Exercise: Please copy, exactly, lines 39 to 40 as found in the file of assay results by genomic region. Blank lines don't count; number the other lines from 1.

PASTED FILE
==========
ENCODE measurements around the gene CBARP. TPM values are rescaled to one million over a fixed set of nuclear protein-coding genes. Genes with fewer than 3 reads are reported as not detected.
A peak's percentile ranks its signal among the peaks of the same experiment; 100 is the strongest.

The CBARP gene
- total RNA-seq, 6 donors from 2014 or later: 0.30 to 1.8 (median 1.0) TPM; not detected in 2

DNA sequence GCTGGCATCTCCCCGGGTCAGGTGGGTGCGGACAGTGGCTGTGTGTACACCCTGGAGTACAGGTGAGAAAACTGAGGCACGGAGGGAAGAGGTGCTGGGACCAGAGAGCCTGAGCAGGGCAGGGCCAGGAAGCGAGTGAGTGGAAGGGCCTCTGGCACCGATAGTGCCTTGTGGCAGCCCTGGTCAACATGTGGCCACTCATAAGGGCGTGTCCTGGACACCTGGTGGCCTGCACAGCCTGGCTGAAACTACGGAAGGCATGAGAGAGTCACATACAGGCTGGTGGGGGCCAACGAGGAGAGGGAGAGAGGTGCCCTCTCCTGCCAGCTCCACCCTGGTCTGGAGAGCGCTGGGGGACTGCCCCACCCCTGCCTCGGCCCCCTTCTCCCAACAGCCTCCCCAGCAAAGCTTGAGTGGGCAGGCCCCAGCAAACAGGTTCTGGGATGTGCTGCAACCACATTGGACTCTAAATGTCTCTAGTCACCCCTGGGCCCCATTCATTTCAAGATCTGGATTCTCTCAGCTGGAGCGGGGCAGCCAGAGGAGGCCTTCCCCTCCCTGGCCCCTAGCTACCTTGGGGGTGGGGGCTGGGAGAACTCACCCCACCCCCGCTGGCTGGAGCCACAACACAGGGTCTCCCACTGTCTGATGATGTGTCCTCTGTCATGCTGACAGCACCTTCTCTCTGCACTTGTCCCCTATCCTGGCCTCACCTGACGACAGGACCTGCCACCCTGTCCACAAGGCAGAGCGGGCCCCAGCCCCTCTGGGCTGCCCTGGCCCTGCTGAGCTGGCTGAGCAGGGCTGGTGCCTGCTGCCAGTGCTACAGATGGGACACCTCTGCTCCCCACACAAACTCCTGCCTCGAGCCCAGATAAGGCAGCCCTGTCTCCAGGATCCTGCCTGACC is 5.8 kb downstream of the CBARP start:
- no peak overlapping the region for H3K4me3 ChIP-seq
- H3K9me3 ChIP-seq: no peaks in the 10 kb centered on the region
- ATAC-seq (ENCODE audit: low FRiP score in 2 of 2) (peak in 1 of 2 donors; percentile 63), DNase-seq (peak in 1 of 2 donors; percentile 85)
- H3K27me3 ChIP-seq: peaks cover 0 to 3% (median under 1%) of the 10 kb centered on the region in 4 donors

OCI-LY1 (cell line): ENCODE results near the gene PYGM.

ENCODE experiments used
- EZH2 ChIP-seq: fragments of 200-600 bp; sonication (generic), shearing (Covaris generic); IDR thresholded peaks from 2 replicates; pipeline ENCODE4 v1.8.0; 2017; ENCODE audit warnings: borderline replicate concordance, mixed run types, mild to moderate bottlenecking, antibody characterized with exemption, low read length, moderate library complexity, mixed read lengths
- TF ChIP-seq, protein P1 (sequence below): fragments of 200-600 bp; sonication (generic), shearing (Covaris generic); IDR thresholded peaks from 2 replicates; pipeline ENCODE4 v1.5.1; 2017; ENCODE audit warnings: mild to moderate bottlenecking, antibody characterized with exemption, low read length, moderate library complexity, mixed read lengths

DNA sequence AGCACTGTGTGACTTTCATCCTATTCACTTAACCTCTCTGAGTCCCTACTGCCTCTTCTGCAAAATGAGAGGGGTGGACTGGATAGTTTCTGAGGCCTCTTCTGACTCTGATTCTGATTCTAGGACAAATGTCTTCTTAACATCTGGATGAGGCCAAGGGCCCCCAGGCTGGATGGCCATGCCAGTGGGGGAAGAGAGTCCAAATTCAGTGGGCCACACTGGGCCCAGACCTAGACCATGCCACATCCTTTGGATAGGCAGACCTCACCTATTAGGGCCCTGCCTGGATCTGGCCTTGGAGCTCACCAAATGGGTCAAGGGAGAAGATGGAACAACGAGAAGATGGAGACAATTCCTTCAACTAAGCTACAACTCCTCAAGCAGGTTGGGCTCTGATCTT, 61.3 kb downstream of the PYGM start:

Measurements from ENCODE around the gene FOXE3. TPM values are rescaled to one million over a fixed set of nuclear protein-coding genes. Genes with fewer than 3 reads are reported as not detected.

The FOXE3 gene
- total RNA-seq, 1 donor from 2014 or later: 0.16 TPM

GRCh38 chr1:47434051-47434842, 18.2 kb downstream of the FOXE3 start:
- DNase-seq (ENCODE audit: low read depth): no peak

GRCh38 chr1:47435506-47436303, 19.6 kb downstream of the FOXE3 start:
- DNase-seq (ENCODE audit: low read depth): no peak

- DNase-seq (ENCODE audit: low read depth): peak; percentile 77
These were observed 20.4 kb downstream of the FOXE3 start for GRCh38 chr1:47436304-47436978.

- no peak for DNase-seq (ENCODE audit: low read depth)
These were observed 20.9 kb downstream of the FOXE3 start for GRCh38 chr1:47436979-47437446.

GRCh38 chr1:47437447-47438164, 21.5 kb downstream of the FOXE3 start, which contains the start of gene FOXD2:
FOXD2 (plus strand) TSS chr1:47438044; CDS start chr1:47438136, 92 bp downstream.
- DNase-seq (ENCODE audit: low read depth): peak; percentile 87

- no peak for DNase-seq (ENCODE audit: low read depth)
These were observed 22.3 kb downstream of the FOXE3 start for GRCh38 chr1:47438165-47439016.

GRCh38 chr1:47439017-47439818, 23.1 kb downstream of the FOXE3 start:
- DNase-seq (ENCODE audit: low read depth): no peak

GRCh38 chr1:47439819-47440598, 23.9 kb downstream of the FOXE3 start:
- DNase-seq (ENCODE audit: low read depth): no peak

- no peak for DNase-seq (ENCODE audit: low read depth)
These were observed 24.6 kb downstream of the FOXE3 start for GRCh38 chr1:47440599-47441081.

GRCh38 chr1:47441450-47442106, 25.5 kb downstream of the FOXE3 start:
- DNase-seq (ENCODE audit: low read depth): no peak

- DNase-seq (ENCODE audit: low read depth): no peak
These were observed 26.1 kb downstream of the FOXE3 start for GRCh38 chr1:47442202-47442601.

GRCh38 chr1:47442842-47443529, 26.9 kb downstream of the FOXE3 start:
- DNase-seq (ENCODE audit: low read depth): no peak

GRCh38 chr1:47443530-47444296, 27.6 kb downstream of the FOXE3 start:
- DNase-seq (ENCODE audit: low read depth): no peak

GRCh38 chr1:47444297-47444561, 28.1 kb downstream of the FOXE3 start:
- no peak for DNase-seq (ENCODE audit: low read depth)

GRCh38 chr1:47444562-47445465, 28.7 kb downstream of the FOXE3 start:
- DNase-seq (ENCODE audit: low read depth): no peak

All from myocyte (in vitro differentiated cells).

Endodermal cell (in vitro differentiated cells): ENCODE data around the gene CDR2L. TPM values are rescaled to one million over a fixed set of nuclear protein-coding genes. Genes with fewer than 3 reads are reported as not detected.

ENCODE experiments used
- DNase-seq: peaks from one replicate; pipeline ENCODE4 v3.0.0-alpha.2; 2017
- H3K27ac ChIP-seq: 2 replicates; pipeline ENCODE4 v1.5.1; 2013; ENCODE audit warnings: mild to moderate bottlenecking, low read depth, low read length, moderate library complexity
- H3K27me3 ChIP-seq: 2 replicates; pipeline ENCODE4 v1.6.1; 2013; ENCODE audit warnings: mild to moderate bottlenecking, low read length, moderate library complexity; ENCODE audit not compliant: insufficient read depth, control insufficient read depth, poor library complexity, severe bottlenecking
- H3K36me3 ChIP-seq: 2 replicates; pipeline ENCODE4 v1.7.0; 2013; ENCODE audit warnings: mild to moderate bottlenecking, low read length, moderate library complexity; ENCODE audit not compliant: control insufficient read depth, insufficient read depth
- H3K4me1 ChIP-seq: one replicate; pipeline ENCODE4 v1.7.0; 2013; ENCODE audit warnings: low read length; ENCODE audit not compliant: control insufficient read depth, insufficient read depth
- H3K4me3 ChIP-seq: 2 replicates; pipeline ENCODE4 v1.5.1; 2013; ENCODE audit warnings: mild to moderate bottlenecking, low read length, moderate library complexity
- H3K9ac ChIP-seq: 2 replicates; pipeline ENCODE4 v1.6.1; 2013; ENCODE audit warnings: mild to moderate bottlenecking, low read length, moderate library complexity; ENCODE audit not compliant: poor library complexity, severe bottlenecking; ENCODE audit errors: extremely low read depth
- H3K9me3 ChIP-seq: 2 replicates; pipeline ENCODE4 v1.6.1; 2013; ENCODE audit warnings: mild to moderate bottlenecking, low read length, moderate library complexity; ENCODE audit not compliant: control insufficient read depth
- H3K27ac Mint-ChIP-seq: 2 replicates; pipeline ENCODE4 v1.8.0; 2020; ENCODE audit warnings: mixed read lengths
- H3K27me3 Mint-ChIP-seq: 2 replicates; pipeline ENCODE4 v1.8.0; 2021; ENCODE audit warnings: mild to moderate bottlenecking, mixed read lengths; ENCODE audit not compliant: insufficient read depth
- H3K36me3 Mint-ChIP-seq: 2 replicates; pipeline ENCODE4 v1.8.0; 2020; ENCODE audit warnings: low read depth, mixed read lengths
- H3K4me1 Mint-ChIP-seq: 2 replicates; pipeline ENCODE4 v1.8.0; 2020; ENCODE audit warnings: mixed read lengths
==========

- DNase-seq (ENCODE audit: low read depth): no peak
These were observed 26.1 kb downstream of the FOXE3 start for GRCh38 chr1:47442202-47442601.